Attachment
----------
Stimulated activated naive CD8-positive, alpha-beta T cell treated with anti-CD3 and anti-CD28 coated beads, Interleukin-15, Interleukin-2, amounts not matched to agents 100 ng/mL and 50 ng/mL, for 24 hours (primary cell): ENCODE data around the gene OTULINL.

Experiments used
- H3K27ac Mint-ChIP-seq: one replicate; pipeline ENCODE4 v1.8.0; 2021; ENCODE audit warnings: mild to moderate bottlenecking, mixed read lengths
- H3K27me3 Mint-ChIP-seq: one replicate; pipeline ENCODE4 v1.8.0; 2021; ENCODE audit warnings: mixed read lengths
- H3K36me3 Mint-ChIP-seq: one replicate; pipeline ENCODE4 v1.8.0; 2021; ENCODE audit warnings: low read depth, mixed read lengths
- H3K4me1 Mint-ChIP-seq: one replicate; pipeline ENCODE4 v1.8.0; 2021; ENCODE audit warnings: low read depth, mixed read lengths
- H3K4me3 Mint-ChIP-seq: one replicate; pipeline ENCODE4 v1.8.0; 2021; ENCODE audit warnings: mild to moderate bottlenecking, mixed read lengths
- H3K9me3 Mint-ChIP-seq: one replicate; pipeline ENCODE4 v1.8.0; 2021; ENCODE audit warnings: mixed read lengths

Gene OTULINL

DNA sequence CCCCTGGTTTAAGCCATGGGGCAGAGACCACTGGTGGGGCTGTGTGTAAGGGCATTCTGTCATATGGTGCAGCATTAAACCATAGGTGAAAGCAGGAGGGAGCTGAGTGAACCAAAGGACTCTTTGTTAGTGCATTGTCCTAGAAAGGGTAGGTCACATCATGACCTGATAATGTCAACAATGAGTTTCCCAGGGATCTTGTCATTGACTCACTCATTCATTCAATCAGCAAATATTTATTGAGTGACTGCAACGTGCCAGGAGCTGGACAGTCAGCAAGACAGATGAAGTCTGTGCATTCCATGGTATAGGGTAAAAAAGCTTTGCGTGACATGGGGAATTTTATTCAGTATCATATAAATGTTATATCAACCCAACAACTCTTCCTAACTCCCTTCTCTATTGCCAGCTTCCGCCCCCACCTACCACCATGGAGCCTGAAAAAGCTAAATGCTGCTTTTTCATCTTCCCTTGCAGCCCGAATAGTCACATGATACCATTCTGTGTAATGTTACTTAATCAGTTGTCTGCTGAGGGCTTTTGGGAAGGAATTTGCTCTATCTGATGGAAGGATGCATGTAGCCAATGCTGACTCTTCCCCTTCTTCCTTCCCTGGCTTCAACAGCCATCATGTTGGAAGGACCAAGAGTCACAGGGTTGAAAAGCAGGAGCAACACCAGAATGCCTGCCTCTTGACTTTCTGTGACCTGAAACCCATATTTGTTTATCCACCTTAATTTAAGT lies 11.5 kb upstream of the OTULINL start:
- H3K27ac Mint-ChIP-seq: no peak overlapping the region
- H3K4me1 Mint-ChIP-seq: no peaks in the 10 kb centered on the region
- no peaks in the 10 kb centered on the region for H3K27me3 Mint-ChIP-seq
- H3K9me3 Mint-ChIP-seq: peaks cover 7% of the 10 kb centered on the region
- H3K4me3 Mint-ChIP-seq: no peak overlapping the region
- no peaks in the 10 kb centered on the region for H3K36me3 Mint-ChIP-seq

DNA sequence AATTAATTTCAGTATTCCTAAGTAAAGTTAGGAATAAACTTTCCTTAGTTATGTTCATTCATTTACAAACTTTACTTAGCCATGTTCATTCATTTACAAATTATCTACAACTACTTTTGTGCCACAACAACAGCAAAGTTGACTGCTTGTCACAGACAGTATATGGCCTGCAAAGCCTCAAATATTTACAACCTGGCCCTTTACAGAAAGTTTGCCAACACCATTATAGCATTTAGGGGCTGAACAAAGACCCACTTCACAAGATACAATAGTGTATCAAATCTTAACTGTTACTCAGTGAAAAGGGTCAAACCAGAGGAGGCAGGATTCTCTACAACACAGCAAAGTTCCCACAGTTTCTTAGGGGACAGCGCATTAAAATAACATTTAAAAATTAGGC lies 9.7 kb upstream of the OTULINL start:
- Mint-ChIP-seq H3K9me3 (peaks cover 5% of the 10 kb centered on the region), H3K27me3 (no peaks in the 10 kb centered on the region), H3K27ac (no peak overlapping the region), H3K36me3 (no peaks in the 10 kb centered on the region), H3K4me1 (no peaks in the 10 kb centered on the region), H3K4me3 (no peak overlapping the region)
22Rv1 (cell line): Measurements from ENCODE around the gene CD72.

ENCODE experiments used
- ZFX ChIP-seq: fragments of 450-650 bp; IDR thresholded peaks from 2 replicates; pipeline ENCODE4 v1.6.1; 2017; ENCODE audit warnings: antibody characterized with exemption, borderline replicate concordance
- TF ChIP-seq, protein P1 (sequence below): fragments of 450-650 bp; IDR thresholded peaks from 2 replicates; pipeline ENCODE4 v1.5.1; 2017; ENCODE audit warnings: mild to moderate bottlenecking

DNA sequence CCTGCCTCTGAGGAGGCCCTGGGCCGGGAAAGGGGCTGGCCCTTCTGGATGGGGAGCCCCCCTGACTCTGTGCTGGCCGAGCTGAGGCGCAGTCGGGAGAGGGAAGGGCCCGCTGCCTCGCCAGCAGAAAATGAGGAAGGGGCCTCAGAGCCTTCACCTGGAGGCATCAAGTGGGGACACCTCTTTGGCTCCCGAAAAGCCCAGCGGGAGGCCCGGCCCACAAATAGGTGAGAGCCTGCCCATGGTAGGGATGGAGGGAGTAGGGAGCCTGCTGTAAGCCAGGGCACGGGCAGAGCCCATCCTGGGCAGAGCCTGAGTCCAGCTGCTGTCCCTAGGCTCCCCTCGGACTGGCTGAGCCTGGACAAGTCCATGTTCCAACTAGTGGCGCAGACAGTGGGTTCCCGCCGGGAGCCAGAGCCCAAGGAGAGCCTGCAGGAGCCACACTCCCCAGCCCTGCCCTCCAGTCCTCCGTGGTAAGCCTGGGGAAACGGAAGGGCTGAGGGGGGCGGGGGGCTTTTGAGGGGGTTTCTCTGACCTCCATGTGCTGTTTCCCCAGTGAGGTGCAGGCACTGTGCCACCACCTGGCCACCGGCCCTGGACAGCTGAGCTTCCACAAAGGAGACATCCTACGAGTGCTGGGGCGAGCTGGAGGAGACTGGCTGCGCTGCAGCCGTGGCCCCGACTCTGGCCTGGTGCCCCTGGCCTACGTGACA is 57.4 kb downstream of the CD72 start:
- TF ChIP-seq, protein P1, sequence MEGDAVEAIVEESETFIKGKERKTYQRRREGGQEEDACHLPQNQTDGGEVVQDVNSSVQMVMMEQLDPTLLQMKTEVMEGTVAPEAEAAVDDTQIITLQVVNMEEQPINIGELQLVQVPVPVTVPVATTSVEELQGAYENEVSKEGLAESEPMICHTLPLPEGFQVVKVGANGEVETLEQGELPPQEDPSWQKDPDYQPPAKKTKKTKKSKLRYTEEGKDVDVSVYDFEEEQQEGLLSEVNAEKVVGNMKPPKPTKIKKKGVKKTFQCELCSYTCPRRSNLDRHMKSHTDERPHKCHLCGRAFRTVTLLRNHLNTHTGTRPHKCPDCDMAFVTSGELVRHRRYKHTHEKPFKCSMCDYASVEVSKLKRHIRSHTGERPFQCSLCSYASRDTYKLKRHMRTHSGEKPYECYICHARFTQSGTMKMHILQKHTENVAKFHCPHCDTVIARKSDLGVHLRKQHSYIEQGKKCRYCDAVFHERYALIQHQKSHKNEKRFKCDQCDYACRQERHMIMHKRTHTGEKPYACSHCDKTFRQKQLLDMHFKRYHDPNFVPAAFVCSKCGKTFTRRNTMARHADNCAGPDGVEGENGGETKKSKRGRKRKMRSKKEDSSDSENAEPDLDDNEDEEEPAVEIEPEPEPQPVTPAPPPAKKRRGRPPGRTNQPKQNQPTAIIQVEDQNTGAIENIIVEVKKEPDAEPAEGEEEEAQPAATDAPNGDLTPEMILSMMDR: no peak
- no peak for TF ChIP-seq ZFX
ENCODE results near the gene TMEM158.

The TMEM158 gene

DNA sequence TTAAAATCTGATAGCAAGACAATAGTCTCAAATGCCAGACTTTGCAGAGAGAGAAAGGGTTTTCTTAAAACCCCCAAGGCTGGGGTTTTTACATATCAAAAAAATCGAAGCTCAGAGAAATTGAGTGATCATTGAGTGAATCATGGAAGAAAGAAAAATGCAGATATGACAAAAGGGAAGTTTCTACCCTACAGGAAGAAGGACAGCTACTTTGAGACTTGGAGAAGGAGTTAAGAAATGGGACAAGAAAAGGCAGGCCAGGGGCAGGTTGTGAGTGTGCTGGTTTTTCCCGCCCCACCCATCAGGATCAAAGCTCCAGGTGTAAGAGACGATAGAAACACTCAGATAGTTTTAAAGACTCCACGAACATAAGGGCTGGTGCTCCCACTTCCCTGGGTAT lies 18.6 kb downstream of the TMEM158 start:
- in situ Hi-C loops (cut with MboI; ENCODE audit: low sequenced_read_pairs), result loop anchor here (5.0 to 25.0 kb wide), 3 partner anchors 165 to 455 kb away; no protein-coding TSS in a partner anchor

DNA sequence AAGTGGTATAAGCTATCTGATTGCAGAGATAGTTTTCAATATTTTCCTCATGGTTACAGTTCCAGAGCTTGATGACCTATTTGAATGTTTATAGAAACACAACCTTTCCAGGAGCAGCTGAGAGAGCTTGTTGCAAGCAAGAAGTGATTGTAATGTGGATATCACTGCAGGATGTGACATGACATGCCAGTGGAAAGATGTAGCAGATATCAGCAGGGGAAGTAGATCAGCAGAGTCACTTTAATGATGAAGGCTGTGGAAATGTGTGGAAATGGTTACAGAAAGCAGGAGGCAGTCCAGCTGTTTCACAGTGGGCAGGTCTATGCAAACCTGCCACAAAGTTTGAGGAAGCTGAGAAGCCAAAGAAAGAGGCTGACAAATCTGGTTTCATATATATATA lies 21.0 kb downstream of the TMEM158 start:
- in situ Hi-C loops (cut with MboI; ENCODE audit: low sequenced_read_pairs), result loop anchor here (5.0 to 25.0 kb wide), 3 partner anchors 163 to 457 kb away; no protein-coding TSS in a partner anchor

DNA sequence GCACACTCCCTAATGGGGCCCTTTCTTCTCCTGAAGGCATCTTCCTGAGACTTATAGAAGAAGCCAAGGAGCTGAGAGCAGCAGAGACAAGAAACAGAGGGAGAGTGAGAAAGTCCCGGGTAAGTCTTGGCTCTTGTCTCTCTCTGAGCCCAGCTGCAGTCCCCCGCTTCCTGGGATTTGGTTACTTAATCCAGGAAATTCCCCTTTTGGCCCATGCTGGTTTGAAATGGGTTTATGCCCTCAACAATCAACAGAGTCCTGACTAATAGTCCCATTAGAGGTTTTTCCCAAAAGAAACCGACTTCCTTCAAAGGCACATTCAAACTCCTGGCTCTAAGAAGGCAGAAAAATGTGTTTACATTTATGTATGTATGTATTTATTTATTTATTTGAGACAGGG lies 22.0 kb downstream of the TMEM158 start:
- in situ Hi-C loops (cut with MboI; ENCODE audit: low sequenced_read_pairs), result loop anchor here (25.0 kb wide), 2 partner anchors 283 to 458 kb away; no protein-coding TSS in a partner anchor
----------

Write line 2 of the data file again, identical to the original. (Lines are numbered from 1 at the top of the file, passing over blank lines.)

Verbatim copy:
Experiments used